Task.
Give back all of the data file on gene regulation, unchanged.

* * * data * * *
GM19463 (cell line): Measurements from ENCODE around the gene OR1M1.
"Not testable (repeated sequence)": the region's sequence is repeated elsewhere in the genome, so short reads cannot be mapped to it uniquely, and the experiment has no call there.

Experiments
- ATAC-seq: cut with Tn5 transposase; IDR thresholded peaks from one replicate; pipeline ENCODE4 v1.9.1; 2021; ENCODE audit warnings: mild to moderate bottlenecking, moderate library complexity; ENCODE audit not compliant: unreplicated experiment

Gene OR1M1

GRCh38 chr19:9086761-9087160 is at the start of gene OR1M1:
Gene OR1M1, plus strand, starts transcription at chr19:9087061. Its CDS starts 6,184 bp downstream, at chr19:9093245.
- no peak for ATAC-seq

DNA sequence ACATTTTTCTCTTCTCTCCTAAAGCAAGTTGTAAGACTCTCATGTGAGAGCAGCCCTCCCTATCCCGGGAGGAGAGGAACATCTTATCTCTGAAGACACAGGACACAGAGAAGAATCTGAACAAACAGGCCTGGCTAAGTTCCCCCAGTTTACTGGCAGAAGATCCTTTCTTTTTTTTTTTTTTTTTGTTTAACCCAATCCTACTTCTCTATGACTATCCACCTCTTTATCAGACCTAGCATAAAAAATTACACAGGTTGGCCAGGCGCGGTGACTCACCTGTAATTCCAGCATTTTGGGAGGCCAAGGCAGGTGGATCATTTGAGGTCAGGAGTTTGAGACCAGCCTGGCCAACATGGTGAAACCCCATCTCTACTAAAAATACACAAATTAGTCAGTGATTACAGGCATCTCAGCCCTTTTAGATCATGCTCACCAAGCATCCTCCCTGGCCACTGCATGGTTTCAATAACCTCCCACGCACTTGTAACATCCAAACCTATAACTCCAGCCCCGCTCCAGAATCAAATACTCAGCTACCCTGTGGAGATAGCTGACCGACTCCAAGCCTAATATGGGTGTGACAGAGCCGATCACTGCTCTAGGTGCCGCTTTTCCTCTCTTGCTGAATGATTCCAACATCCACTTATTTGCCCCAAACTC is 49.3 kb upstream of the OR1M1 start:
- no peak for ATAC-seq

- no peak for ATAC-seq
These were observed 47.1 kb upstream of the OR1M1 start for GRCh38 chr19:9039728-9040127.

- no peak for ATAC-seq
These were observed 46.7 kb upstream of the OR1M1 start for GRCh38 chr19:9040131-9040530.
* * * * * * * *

GM19463 (cell line): Measurements from ENCODE around the gene OR1M1.
"Not testable (repeated sequence)": the region's sequence is repeated elsewhere in the genome, so short reads cannot be mapped to it uniquely, and the experiment has no call there.

Experiments
- ATAC-seq: cut with Tn5 transposase; IDR thresholded peaks from one replicate; pipeline ENCODE4 v1.9.1; 2021; ENCODE audit warnings: mild to moderate bottlenecking, moderate library complexity; ENCODE audit not compliant: unreplicated experiment

Gene OR1M1

GRCh38 chr19:9086761-9087160 is at the start of gene OR1M1:
Gene OR1M1, plus strand, starts transcription at chr19:9087061. Its CDS starts 6,184 bp downstream, at chr19:9093245.
- no peak for ATAC-seq

DNA sequence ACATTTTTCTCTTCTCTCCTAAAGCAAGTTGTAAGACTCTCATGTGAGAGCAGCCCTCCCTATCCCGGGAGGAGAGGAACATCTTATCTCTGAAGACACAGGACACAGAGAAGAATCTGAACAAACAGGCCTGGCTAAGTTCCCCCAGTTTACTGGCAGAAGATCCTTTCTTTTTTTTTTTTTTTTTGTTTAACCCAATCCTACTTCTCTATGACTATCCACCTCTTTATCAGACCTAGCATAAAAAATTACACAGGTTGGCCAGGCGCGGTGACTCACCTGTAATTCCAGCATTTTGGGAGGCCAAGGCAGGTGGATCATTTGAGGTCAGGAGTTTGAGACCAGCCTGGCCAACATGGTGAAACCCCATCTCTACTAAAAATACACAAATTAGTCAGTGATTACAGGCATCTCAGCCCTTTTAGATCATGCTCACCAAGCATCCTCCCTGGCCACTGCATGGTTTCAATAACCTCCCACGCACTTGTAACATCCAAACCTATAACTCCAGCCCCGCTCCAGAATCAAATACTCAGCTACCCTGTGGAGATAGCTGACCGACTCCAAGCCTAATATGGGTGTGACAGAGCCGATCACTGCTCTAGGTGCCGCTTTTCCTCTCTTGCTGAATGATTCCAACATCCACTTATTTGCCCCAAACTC is 49.3 kb upstream of the OR1M1 start:
- no peak for ATAC-seq

- no peak for ATAC-seq
These were observed 47.1 kb upstream of the OR1M1 start for GRCh38 chr19:9039728-9040127.

- no peak for ATAC-seq
These were observed 46.7 kb upstream of the OR1M1 start for GRCh38 chr19:9040131-9040530.